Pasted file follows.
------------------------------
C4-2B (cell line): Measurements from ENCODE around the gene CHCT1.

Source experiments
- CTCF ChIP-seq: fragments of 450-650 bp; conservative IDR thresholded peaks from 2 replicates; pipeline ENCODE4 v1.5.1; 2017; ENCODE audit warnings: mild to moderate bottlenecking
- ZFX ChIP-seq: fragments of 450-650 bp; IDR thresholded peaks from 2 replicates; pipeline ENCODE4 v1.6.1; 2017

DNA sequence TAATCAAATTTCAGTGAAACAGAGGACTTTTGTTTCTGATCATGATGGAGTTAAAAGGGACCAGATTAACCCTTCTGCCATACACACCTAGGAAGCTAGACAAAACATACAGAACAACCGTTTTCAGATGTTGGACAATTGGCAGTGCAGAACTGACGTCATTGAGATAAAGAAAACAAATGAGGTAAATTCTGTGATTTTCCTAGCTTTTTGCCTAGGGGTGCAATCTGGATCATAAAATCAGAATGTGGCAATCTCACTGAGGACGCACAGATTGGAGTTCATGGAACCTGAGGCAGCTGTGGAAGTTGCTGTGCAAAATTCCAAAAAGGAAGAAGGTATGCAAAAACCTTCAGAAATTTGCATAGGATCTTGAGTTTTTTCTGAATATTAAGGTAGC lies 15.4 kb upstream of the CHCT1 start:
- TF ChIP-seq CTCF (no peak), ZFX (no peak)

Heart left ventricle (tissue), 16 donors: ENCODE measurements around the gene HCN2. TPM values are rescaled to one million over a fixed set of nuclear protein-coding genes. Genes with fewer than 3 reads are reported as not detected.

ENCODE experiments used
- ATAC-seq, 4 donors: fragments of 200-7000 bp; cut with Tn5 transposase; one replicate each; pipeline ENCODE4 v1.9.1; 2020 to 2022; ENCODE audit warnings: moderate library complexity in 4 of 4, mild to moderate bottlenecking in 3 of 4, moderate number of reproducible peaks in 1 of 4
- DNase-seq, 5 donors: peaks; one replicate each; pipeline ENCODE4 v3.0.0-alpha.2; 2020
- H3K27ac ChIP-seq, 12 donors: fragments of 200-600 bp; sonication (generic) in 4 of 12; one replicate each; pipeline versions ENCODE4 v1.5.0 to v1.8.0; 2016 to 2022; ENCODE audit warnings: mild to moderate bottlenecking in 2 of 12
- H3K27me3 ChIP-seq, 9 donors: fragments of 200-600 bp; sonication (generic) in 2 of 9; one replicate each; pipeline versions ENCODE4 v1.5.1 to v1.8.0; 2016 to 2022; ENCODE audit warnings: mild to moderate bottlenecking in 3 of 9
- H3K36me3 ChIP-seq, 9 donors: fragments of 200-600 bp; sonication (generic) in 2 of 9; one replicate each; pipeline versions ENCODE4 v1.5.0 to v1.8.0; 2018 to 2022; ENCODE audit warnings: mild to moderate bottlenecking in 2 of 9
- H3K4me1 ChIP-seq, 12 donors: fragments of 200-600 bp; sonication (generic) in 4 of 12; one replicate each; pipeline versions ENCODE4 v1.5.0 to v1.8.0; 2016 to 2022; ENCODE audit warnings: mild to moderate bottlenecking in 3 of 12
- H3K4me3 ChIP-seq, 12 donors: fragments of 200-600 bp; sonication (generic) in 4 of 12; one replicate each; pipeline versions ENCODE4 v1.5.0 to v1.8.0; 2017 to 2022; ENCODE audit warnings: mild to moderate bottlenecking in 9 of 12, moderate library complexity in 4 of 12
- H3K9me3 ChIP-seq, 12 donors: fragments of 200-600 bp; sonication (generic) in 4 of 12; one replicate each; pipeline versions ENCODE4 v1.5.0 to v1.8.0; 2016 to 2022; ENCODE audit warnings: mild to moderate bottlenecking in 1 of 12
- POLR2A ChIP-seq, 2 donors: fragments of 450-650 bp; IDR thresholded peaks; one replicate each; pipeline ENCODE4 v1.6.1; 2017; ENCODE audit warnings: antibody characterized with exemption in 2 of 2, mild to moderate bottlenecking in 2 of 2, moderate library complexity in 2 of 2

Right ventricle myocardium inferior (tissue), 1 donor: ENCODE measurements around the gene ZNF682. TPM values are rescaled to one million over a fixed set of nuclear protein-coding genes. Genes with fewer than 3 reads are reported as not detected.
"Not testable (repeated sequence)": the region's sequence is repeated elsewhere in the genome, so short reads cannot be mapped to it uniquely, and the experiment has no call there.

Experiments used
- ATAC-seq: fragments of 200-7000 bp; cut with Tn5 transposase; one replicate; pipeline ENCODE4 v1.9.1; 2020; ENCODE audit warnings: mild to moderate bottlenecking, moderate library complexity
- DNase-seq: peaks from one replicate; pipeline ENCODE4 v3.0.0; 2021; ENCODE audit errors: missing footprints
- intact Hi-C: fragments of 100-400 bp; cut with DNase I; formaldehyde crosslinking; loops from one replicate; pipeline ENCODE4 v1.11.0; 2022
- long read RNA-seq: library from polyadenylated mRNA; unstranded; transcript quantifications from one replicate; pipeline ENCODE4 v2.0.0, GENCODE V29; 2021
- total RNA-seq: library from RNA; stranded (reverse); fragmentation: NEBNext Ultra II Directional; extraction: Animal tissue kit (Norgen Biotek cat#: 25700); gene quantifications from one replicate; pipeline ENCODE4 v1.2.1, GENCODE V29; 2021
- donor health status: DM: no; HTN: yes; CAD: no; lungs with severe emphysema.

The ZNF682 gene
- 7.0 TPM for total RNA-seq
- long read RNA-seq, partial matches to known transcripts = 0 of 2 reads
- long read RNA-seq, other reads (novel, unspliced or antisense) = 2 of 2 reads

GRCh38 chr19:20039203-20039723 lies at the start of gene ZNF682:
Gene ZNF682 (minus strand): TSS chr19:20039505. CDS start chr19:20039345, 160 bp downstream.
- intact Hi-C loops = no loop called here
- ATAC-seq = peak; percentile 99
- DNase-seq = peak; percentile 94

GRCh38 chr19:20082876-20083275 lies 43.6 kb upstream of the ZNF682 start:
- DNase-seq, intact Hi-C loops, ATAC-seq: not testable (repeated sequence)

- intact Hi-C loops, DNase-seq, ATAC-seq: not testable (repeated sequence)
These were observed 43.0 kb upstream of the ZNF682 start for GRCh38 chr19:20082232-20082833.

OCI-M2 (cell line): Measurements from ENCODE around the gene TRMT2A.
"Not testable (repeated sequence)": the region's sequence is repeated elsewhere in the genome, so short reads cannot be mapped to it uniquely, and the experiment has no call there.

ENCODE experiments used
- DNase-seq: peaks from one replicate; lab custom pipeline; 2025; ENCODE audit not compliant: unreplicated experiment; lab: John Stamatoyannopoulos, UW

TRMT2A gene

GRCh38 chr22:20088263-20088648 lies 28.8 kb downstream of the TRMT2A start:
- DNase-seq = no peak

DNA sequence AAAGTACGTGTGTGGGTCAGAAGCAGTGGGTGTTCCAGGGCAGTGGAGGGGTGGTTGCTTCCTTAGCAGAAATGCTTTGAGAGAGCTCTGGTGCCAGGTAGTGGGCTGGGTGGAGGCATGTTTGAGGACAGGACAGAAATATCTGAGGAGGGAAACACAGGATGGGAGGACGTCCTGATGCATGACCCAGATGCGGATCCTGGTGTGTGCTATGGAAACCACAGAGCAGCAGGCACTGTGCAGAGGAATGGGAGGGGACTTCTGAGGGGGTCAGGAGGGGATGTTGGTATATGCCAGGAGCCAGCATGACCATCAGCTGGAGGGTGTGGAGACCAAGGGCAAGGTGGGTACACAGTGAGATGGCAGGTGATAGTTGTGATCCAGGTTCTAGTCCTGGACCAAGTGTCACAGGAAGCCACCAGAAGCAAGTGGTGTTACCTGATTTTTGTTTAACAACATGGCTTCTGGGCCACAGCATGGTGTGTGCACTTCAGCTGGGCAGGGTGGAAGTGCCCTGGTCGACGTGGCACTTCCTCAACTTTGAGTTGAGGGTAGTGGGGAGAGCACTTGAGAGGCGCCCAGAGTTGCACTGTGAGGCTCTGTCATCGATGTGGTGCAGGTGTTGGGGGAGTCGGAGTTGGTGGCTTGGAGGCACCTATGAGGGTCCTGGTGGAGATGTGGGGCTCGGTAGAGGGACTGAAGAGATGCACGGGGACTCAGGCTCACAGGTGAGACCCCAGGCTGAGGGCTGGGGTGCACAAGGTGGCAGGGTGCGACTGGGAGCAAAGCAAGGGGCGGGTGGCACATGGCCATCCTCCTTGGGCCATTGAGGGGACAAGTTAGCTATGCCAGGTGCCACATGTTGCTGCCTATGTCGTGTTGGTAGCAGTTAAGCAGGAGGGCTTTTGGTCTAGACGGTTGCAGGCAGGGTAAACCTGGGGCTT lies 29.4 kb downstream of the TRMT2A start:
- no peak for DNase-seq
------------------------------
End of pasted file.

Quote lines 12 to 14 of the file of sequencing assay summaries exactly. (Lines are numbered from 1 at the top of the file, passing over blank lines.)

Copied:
- H3K27me3 ChIP-seq, 9 donors: fragments of 200-600 bp; sonication (generic) in 2 of 9; one replicate each; pipeline versions ENCODE4 v1.5.1 to v1.8.0; 2016 to 2022; ENCODE audit warnings: mild to moderate bottlenecking in 3 of 9
- H3K36me3 ChIP-seq, 9 donors: fragments of 200-600 bp; sonication (generic) in 2 of 9; one replicate each; pipeline versions ENCODE4 v1.5.0 to v1.8.0; 2018 to 2022; ENCODE audit warnings: mild to moderate bottlenecking in 2 of 9
- H3K4me1 ChIP-seq, 12 donors: fragments of 200-600 bp; sonication (generic) in 4 of 12; one replicate each; pipeline versions ENCODE4 v1.5.0 to v1.8.0; 2016 to 2022; ENCODE audit warnings: mild to moderate bottlenecking in 3 of 12